When you are working to reverse an autoimmune condition naturally, you know there is no shortage of information surrounding your diet and what you should be eating. As Hippocrates famously said (and is probably mentioned in 90% of nutrition blogs):
Let food be thy medicine.
As cliche as it is, it’s a principle that we continuously return for a reason. We have the ability to feed each of our trillions of cells with the vitamins, nutrients and minerals they need with each meal we eat. Obviously, not all food is created equal though. An apple is always going to be more nutrient dense than a doughnut. Not saying that a doughnut is bad, but it won’t always be your most nutrient dense choice.
The food I want to shine a spotlight on today is one of the most nutrient dense foods you can incorporate into your diet.
So without further ado, let’s talk about Liver.
Why Liver is a Superfood
Organ meats like Liver have taken a backseat to the muscle meats we regularly consume in the Standard American Diet. But bite for bite, liver can provide more nutrients than any other muscle meat such as a breast or leg. A small amount of liver can contain 100% of the RDI for many of our foundational vitamins and micronutrients that help our own organs and tissues. When faced with an autoimmune condition, it’s crucial that we are continuously giving our tissues, organs and immune system the raw materials they need to function optimally.
Liver contains super high levels of:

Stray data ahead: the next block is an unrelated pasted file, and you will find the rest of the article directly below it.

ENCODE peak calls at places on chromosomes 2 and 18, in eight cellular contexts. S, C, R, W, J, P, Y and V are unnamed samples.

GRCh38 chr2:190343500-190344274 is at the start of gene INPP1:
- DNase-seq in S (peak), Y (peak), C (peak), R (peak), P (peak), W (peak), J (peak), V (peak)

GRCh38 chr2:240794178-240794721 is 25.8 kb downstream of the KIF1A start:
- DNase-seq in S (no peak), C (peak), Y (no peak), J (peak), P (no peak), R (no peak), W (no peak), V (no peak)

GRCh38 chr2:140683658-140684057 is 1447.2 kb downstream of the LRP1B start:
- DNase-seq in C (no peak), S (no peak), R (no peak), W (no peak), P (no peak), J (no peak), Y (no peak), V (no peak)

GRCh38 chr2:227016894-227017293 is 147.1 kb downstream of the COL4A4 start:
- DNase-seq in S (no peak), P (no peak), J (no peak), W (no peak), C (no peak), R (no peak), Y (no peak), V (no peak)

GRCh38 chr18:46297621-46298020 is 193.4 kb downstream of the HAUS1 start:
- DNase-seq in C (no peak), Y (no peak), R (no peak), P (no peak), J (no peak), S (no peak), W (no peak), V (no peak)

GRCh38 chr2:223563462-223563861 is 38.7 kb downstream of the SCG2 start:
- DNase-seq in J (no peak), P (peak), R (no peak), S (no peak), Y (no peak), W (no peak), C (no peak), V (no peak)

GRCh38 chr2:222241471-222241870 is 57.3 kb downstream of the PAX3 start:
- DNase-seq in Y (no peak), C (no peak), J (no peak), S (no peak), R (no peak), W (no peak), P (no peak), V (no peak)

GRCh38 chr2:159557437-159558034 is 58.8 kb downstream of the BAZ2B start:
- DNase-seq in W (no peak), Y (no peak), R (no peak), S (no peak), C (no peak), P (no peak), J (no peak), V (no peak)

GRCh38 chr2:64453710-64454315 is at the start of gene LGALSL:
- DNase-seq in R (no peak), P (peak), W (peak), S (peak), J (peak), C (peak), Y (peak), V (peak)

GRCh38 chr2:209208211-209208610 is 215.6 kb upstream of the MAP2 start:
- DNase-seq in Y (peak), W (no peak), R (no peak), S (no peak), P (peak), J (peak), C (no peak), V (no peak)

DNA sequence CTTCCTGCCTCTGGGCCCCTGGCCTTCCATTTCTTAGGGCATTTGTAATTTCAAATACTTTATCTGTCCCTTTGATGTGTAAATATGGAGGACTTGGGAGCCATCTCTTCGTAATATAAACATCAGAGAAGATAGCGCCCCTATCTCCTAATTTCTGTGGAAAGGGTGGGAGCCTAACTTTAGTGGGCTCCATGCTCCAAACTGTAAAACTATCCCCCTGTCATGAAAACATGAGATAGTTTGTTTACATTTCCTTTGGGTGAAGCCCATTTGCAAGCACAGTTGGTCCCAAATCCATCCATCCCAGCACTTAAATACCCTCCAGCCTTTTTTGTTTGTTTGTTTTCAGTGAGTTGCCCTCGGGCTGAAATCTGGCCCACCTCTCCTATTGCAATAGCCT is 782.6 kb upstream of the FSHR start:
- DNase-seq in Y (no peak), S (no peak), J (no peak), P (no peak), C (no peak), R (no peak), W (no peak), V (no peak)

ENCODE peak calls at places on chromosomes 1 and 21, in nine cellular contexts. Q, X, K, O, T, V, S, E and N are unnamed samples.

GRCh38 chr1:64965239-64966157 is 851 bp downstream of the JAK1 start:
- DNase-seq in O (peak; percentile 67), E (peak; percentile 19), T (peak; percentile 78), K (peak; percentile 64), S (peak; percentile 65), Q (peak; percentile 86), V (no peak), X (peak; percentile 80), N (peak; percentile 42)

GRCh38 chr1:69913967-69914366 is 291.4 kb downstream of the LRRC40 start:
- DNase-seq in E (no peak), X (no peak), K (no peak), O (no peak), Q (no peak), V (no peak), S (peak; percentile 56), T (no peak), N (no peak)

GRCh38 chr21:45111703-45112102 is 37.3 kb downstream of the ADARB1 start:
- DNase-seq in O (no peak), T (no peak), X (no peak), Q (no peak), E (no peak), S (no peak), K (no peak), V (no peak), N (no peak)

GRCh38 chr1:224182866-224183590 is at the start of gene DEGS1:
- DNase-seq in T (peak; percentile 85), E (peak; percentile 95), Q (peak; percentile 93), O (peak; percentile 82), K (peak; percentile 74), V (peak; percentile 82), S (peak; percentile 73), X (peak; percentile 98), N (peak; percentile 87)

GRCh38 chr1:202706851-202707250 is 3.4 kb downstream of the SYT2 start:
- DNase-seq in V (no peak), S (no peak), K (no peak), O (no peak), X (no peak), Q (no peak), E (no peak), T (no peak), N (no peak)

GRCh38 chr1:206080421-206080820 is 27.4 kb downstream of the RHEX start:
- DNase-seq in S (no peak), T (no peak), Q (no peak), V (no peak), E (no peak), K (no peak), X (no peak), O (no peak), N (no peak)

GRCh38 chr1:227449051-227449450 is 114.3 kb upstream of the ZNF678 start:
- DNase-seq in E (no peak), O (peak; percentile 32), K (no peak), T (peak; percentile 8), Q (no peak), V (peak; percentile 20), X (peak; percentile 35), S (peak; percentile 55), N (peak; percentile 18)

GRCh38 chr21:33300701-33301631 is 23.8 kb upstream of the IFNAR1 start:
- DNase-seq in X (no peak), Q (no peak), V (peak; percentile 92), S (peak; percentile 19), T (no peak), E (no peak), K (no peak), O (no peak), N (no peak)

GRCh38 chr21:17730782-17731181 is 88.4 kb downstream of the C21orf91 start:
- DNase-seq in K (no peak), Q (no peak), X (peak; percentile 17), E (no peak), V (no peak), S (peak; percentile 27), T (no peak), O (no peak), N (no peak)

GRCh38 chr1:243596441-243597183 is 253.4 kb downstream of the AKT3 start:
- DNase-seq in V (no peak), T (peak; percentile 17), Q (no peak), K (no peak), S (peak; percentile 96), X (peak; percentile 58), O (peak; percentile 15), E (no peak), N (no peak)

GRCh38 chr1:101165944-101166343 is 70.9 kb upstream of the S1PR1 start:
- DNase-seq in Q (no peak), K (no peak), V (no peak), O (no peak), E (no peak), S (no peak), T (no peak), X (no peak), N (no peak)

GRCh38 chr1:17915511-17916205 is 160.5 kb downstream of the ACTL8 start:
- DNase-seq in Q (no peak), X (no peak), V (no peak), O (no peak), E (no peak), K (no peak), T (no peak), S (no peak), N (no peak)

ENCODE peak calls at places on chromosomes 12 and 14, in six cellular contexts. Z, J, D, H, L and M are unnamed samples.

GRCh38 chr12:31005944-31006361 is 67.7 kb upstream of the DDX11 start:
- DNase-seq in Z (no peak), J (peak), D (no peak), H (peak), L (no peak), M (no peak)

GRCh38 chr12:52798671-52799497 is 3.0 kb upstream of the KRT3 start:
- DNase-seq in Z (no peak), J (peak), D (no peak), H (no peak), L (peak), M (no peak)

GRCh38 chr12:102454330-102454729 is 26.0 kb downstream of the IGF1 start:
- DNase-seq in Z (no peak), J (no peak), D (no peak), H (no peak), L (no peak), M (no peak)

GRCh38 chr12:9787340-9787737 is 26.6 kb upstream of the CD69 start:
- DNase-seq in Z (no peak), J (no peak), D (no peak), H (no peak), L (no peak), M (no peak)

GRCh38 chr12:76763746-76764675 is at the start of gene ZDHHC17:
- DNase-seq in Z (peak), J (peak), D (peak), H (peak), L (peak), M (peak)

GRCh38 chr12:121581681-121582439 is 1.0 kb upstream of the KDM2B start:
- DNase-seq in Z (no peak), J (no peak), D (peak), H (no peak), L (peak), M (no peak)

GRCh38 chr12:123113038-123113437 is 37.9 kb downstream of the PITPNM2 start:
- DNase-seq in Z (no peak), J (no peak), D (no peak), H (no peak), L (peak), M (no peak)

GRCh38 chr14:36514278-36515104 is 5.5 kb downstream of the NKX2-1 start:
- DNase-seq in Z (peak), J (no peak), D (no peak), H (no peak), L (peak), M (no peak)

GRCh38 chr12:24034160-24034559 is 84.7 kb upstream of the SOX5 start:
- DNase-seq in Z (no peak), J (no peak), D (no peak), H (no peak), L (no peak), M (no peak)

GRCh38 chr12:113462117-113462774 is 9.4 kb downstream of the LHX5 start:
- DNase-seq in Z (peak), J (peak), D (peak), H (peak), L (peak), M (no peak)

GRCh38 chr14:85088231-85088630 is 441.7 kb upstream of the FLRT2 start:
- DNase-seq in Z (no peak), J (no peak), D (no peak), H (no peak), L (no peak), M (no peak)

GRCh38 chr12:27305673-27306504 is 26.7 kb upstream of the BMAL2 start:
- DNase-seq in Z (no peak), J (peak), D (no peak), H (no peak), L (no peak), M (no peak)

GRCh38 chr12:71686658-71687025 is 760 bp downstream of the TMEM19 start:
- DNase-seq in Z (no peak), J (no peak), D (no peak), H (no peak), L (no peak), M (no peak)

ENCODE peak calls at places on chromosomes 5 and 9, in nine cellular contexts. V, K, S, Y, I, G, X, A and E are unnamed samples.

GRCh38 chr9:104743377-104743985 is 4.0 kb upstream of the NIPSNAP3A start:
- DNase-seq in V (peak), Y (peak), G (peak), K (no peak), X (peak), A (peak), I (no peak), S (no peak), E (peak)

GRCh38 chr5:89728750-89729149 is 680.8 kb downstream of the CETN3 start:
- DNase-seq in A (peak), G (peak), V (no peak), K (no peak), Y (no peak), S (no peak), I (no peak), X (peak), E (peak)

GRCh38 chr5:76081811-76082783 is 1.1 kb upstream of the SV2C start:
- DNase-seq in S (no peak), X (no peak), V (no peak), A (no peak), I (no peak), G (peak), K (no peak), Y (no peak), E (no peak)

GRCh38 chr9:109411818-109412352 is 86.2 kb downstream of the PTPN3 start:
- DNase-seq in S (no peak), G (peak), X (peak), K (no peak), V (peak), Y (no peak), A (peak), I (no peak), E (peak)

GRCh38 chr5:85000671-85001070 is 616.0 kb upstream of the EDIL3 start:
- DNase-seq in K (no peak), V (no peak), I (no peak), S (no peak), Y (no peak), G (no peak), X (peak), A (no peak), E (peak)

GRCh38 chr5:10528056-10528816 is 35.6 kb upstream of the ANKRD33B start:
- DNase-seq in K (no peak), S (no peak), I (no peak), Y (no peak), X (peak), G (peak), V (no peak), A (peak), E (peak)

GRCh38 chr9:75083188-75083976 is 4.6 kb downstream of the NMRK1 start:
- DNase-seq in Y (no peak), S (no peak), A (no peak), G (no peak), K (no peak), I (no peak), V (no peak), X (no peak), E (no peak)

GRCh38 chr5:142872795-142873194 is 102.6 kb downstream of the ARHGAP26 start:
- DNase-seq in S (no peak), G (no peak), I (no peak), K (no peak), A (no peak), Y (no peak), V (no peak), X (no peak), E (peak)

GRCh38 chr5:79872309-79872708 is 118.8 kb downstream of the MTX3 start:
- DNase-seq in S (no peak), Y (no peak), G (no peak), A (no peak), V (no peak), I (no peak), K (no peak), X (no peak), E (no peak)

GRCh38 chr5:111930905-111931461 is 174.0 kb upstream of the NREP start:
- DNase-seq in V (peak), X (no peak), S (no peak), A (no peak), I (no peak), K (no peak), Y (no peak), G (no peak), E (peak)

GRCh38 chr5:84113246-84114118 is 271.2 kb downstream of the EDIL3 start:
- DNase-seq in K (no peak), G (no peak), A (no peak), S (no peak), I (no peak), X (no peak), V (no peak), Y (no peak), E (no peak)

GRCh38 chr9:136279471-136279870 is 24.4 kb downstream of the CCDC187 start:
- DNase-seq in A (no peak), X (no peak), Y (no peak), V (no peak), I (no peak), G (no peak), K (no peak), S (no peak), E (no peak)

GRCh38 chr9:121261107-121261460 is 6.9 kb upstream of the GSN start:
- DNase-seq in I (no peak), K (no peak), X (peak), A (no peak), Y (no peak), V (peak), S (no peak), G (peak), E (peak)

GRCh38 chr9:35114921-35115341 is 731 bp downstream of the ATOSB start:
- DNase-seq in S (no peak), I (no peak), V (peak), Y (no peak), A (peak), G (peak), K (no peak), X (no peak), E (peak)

Vitamin B12: 3,460% of the RDI
Vitamin A: 860–1,100% of the RDI
Copper: 1,620% of the RDI
Iron: 80% of the RDI
Manganese: 53% of the RDI
Folate: 65% of the RDI
Zinc: 100% of the RDI
Choline: Liver provides all of the Adequate Intake (AI) for women
Other honorable mentions include high amounts of selenium and iodine which play a huge role in thyroid health.
Studies have found that Vitamin A, Zinc and Iron deficiency have been linked to several autoimmune diseases (https://pubmed.ncbi.nlm.nih.gov/20655952/). And while we would ideally get all of our nutrients from farmed food, our soil quality just isn’t what it used to be. Liver really helps bridge the gap for the nutrient density that we miss.
Where to Find Liver:
- Frozen section of your local grocery or health food store
- Local butcher
- Local farm
- Meat Delivery service like US Wellness meats
How to cook with it:
If the thought of eating liver by itself is overwhelming, there’s tons of ways to use it! Just like we have to hide veggies in our kids’ food, we can do the same with liver by grinding it up and making meatballs or meat patties that combine both muscle meats and liver.
Alternatively, you could also cut it up, lightly bread it with AIP compliant ingredients and pop them in the air fryer. Or you could go the route of adding a ton of flavor like this stunner of a recipe from Paleo Chef does https://paleochef.com/2014/05/30/bangin-liver-recipe/
Pate’s are also a great way to consume it.
If you’re still not convinced you could stomach liver (see what I did there), there is another option you could consider so you can still get the amazing nutrient benefits.
Many companies sell what is known as desiccated liver, which is just ground and dried up liver put into capsule form. I love the ones from Ancestral Supplements because they are really well sourced. You can check them out here Ancestral Supplements: Liver
At Rooted in Healing we focus on using whole foods as a primary way to bring the body back into balance. I always encourage my clients to include a wide variety of meat for a wide variety of nutrients, and liver is most definitely included in that conversation.
If you are wanting some help figuring out how to optimize your diet to reverse your autoimmunity, I would love to help guide you. We specialize in autoimmune disease, detox & drainage, and gut health, and would love to support you in feeling like yourself again. Click here to view our services.
Also, if you have had liver before, I would love to know your favorite ways of preparing it! Please share them with me in the comments!
*RDI percentages based off of a 3.5 ounce serving of liver